Genetic Variants and Gene-Environment Interactions in Relation to Breast Cancer Incidence in African-American Women

Gene PolymorphismsThe purpose of this project in the Black Women’s Health Study (BWHS) is to identify genetic variants associated with breast cancer in African American women by a dense set of tag SNPs in each of the loci that have been associated with breast cancer in European or Asian ancestry women.  This work was begun under a grant from the National Cancer Institute, under which the first group of loci identified in GWAS were fine-mapped.  Since then, meta-analyses of tens of thousands of cases have led to the identification of additional regions, which are being fine-mapped in African American women under this new grant from the Komen Foundation.  In addition, we will examine whether the effects of non-genetic risk factors (termed “environmental factors”) differ according to host susceptibility as measured by genotype.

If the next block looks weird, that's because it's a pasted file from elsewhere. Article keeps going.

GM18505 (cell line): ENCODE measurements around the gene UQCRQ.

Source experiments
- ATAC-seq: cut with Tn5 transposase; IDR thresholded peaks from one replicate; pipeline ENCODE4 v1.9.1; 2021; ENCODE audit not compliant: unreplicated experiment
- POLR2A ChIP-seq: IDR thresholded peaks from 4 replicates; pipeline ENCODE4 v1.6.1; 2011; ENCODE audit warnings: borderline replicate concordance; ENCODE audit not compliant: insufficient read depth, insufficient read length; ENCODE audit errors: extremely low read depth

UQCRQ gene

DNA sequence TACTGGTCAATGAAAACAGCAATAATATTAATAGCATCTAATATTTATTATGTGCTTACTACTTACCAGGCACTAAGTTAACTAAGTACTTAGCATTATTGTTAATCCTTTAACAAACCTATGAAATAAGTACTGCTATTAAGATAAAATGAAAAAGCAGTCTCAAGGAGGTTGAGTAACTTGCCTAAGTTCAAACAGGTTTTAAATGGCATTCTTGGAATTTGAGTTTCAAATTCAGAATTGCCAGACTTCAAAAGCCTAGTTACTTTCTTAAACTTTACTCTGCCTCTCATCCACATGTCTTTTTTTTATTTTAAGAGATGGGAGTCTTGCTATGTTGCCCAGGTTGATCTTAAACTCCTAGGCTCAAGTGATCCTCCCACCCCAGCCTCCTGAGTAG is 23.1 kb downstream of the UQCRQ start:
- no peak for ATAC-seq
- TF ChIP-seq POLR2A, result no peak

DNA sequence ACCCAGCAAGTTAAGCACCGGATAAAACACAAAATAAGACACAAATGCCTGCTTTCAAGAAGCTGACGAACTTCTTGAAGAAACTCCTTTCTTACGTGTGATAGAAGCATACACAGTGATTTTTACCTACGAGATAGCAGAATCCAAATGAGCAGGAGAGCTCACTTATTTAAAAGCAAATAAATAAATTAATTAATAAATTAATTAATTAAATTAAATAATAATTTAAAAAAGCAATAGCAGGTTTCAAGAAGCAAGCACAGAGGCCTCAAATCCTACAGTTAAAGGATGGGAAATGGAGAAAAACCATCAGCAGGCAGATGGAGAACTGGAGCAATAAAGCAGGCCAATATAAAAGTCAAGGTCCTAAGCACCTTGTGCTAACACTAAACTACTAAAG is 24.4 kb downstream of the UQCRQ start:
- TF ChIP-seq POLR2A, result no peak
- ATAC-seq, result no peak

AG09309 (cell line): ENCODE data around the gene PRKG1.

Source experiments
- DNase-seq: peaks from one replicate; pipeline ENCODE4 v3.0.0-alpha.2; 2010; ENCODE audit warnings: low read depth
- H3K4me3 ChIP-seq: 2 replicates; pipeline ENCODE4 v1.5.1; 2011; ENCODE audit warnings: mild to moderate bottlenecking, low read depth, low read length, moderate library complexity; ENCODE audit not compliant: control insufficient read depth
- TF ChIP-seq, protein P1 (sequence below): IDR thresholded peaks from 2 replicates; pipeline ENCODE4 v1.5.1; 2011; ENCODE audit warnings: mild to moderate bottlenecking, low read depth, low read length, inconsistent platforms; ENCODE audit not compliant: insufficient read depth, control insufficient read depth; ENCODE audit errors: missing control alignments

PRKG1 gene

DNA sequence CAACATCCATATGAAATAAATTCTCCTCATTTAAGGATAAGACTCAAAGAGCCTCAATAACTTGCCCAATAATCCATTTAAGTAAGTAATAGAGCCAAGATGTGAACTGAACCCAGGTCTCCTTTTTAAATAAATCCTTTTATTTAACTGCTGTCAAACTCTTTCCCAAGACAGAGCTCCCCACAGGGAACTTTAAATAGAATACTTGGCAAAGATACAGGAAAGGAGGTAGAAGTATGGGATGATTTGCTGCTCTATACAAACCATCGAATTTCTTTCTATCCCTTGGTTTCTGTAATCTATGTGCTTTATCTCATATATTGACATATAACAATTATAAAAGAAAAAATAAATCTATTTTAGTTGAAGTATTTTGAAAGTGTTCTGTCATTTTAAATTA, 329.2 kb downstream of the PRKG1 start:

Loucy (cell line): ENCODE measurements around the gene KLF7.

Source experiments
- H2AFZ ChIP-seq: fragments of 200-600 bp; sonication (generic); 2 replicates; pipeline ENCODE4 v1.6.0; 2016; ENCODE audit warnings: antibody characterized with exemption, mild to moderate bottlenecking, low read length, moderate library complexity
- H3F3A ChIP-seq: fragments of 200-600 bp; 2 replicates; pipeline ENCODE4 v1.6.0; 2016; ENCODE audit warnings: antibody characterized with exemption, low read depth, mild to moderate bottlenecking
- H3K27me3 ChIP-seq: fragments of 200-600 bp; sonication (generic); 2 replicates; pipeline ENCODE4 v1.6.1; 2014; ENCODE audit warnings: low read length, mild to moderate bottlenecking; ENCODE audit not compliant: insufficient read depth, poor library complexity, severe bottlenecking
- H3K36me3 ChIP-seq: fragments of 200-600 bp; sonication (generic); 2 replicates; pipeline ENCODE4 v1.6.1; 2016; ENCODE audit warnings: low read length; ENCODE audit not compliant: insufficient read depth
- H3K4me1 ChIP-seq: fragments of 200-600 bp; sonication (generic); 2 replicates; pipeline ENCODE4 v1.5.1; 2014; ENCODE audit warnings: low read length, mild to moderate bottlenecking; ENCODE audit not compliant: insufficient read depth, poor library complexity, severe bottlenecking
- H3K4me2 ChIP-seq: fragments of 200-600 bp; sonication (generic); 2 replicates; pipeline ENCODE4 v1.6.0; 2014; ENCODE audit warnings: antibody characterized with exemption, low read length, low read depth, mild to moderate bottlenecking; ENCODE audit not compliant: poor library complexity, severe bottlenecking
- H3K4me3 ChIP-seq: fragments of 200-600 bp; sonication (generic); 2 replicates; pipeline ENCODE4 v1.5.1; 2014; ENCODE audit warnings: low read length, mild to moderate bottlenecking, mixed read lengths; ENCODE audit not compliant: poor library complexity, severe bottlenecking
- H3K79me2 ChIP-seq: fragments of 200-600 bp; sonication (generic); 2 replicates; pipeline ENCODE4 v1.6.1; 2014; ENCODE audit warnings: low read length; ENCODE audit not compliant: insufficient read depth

Investigators and Study Staff

Investigators:

Julie R. Palmer, Sc.D., Principal Investigator
Slone Epidemiology Center

Edward Ruiz-Narváez, Sc.D., Genetic Epidemiologist
Slone Epidemiology Center

Lynn Rosenberg, Sc.D., Co-Investigator
Slone Epidemiology Center

L. Adrienne Cupples, Sc.D.,  Biostatistician
Boston University School of Public Health

Study Staff:

Kristen Kipping-Ruane, Data Analyst

Study Details

Source of Funding:

Susan G. Komen Foundation

Study Period:

2009 to 2013

Contact Information

Email Julie R. Palmer, Sc.D., at jpalmer@bu.edu